From BostonHerald... Many pop acts, and most female pop artists, inextricably link themselves to youth. Stars exploit the beauty, rebelliousness and vogue of a fresh bloom, the connection with the obsessiveness of teen culture, to become icons.
The problem is people age. Even Madonna. Maybe especially Madonna, under the hot lights of three decades of scrutiny.
I wish Madonna didn’t carry the burden of being 56 in a world where Britney is ancient at 33, because Madge’s new album is her best this century. If we could forget how old she looks (she could barely pass for 45, gasp!) or how last month’s Grammy performance was less than awesome, we could focus on how great “Rebel Heart” is.
“Rebel Heart” rolls forward Madonna’s expanding, innovative approach of finding bridges between her classic ’80s and ’90s aesthetic and current sonic trends. Like 2012’s “MDNA,” a good record in itself, she continues her introspection on her 13th studio album, out Tuesday (to fit our maddening, modern age, there are two different deluxe editions with bonus tracks). But between the self-examination she doesn’t forget to have fun. Would Madonna ever forget fun?
Thwarting a leak, Madonna released six of the 14 tracks in December. “True Blue” fans got a hook and harmony reminiscent of old-school Top 40 in “Living for Love” — a joyful, fresh and nostalgia-inducing single to compare with her best. They also got choice album cuts that, with help from producers du jour Kanye West, Diplo, Avicii and Billboard, explored EDM tricks, lyrics obsessed with the divine (some things don’t change) and catchy choruses.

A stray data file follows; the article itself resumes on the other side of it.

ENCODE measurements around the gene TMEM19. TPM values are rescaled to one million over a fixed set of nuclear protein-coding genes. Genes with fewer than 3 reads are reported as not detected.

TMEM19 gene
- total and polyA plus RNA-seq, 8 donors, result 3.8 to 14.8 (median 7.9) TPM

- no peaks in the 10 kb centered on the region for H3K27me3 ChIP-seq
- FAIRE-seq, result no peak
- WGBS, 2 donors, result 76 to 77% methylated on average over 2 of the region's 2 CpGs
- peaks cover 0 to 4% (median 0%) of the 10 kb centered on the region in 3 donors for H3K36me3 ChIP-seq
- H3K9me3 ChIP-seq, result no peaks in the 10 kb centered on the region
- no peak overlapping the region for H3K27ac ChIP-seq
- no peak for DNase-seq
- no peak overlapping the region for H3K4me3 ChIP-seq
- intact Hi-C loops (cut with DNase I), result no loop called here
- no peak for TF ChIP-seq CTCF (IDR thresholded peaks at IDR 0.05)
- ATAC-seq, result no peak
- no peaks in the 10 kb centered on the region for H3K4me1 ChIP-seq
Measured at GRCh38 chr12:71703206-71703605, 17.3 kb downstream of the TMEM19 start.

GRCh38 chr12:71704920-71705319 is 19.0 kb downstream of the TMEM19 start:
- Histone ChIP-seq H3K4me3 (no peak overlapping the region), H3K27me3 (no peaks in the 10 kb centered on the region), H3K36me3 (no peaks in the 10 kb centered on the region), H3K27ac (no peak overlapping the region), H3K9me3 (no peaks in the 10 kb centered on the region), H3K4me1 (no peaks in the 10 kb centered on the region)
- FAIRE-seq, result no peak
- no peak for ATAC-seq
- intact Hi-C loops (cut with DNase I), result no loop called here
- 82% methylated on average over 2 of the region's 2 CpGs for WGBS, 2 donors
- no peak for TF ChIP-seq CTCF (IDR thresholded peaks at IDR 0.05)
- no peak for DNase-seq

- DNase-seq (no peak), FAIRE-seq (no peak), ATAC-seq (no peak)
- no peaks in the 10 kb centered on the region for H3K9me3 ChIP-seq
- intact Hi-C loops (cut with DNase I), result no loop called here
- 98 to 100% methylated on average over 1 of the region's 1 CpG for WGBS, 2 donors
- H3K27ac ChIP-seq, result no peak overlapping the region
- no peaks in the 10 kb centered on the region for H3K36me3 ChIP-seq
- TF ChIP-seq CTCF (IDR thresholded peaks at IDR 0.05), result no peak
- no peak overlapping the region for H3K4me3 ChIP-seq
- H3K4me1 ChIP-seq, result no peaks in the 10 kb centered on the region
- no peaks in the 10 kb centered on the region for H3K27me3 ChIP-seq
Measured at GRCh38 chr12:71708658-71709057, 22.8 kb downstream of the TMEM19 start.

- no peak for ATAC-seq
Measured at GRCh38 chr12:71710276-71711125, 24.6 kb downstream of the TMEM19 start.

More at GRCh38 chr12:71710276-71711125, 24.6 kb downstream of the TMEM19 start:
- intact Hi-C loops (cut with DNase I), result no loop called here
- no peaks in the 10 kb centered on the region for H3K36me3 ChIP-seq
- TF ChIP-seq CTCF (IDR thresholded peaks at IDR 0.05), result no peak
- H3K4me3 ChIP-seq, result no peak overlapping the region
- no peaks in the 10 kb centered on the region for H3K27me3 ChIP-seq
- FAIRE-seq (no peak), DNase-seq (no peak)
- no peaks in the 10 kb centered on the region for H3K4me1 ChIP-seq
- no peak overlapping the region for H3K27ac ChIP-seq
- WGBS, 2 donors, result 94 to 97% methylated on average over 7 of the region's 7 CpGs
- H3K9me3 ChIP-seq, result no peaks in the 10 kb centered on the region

The other eight songs continue the delicious balance of Material Girl and modern Madge. “Iconic” begins with a sample of Mike Tyson ranting about his unparalleled skills before dropping down into a club-thumping beat with slippery, wicked verse from Chance the Rapper (who was born 10 years after Madonna debuted in ’83). Getting into her specialty, “Holy Water” blends sex with the sacred and includes a well-placed snippet of “Vogue.”
Not everything is great. Actually, not everything is good. This is a modern pop album, so there are songs that should be cut to make the music fit on two sides of vinyl — I nominate “HeartBreakCity,” “Inside Out” and “Wash All Over Me.”
Don’t expect another “Like a Prayer.” She’ll never equal that (nor will Katy Perry, Taylor Swift or Maroon 5). But ignore the eternal gossip around Madonna’s personal life, close your ears to suggestions she’s too old to be relevant, and embrace the mix of the exotic and familiar. Her still impressive blond ambition remains one of pop’s great voices.